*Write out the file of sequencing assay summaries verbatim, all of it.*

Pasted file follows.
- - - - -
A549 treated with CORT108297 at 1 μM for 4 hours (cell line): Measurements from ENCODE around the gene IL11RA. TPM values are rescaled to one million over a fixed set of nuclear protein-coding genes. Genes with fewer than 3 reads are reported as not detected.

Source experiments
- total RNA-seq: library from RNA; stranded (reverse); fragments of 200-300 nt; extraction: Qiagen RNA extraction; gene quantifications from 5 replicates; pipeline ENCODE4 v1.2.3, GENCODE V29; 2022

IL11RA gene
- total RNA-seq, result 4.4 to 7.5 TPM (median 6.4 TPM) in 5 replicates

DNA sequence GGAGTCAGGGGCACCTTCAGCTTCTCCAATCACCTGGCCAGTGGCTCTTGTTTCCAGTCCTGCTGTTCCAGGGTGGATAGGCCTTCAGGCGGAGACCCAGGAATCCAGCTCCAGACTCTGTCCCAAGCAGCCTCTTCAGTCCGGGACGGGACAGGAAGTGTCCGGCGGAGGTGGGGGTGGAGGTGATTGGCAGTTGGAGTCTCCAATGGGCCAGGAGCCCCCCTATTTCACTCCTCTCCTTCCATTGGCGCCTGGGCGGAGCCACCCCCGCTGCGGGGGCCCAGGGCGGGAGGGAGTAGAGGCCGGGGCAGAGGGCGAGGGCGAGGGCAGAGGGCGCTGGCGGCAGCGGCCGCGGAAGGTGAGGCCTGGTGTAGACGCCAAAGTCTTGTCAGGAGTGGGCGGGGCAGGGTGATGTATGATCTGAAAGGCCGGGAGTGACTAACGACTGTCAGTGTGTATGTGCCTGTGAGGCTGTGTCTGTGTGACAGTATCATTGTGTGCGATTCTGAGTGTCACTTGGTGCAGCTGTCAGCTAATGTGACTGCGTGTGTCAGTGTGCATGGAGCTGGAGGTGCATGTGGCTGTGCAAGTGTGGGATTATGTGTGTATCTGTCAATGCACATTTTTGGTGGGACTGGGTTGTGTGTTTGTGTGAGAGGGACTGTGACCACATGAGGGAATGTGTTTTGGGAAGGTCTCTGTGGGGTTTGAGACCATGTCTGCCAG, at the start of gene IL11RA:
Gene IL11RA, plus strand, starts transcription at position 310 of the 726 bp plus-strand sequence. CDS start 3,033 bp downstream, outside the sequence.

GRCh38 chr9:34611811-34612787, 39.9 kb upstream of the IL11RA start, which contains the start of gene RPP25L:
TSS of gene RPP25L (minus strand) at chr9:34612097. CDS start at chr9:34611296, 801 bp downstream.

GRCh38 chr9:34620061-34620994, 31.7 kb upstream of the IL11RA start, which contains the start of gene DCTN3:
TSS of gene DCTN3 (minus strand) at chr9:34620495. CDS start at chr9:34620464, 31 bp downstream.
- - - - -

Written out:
A549 treated with CORT108297 at 1 μM for 4 hours (cell line): Measurements from ENCODE around the gene IL11RA. TPM values are rescaled to one million over a fixed set of nuclear protein-coding genes. Genes with fewer than 3 reads are reported as not detected.

Source experiments
- total RNA-seq: library from RNA; stranded (reverse); fragments of 200-300 nt; extraction: Qiagen RNA extraction; gene quantifications from 5 replicates; pipeline ENCODE4 v1.2.3, GENCODE V29; 2022

IL11RA gene
- total RNA-seq, result 4.4 to 7.5 TPM (median 6.4 TPM) in 5 replicates

DNA sequence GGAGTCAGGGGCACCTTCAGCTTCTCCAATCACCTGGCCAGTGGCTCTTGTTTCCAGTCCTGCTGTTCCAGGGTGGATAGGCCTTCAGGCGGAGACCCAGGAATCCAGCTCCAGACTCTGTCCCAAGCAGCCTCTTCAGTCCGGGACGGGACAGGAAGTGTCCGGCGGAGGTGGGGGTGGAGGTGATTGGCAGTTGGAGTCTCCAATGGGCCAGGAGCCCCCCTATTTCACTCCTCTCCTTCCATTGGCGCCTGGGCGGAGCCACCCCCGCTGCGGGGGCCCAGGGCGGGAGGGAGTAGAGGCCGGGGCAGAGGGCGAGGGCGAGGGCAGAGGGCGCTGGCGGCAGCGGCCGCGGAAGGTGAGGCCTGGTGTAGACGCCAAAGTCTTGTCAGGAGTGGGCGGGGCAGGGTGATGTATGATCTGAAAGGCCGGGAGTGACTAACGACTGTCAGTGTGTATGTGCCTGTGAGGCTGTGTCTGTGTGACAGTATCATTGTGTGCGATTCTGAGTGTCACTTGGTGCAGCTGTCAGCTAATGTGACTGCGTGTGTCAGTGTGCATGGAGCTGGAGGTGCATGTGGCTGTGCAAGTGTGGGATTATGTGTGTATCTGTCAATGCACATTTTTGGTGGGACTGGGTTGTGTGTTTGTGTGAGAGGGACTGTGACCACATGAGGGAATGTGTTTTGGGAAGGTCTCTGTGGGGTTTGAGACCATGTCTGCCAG, at the start of gene IL11RA:
Gene IL11RA, plus strand, starts transcription at position 310 of the 726 bp plus-strand sequence. CDS start 3,033 bp downstream, outside the sequence.

GRCh38 chr9:34611811-34612787, 39.9 kb upstream of the IL11RA start, which contains the start of gene RPP25L:
TSS of gene RPP25L (minus strand) at chr9:34612097. CDS start at chr9:34611296, 801 bp downstream.

GRCh38 chr9:34620061-34620994, 31.7 kb upstream of the IL11RA start, which contains the start of gene DCTN3:
TSS of gene DCTN3 (minus strand) at chr9:34620495. CDS start at chr9:34620464, 31 bp downstream.